Hey, how have you been? It’s been a while, I know. I pretty much took the month of January off from my blog. Now normally I would apologize and say, I suck. I would offer my excuses that the holidays were a little harder for me than I thought they would be. I would post a cute pic of Sadie to make you go awe and forget you are mad at me for every time you clicked on my blog and saw the same damn post. (Okay, so I did use a cute pic of Sadie, but really, how cute is she? For reals.) But this time, instead of excuses, I want to explain to your dear reader (and I am pretty sure there is just one of you so, you know, thanks) my absence.
I live with depression and sometimes, even when you have an awesome doctor and have hit the prescription jackpot of therapy and medication, depression will still find you. And when you have lived with it for many years you know that no matter how prepared you are to do battle with it, you occasionally must surrender yourself to it. It is a part of who you are. It in no way defines you but it did forge who you have become. Winston Churchill referred to his depression as the “black dog.” A companion of sorts. A creature always nearby, sometimes just out of sight, but always waiting, nipping at his heels. Others used the image of the black dog before Churchill, but it was reading about the statesman that introduced me to the term. And thinking of depression as a dog makes the condition much more manageable for me. There are no ulterior motives with a dog, there is no spite. Depression is not a malevolent creature. It just is what it is. And the most important way of dealing with depression is to acknowledge it, respect it and to even, at times, embrace it.
This past January, I gave myself over to it. Now, it does not mean I walked around sad or pouting. I am pretty sure I was my normal self at work. I did not dramatically break down in tears every ten minutes. Depression is not so much a temporary feeling as sadness but more a state of mind. It is so not that one-dimensional. Depressed people are not constantly crying and Prozac is not a happy pill. The only common trait the various degrees of depression have, in my uneducated mind, is the bone weary tiredness it creates with its constant mental games. I will paraphrase Sally Kempton and say it is [ both exhausting and ] difficult to fight an enemy that has outposts in your head.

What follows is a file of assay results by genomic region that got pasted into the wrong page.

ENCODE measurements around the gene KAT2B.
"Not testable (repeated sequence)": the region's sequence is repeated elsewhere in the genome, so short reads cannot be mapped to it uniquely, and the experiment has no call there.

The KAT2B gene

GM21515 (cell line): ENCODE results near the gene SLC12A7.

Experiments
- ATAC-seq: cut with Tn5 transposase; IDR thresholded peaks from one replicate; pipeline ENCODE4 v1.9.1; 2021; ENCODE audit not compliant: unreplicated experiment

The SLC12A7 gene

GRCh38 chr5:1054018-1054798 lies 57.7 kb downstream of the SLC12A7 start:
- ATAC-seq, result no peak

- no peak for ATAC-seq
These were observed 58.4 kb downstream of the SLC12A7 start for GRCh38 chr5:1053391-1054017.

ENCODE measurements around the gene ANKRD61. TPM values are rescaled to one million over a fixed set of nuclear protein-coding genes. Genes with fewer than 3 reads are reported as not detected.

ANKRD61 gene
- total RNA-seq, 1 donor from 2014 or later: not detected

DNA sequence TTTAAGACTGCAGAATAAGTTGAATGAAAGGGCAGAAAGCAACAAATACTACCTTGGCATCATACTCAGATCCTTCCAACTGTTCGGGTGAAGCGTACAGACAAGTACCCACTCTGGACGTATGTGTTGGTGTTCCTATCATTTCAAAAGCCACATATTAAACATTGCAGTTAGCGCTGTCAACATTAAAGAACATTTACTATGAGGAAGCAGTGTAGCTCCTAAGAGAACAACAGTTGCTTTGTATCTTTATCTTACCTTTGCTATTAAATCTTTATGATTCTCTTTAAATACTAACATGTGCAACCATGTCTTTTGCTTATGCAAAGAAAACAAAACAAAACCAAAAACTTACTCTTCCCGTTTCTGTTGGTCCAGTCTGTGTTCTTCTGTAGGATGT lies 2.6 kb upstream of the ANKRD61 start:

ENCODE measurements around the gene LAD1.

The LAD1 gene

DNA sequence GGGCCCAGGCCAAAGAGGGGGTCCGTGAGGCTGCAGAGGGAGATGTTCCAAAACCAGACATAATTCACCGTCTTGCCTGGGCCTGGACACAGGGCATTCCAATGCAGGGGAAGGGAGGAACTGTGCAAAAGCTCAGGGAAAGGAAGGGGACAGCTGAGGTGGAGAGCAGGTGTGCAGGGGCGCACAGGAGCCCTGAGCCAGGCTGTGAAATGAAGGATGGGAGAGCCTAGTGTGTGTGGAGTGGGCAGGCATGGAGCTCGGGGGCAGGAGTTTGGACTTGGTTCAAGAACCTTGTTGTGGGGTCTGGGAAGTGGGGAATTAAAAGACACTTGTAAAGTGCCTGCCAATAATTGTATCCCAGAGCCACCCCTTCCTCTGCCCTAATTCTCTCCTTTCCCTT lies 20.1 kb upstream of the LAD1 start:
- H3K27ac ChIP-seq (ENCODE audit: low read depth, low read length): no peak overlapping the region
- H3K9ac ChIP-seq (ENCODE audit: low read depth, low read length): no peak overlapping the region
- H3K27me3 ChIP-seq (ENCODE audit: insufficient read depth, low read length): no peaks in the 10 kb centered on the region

So, for the past month, I fought. And I slept. I stayed in more than usual. I read and kept to myself. I thought. I thought a lot. I walked. And just in the past week or so, blessedly, my black dog has retreated and we are living once again in peaceful coexistence.
But, oddly, depression can be as much of a blessing as a curse. It’s true. Any amount of sympathy and empathy that exists in me is because I have experienced depression’s isolation and sadness. I know that I can overcome most anything life can throw at me because, despite my combat fatigue, I have fought depression and I am still here. And I have learned that I am not alone in my fight, some wonderful souls in my life have fought along with me. My black dog reminds me to find the good in a bad situation. He (yes, my black dog is a he, nothing to read into that) reminds me to appreciate the smallest of moments. To savor the simplest of pleasures.
And of course, dear reader, if I did not have depression, I would never have started this blog. To write about elevating many of what often becomes our most mundane tasks of life is, in some ways, my very own, self prescribed, cognitive therapy. And I thank you very much for indulging me.
Okay, fine, I know, I suck.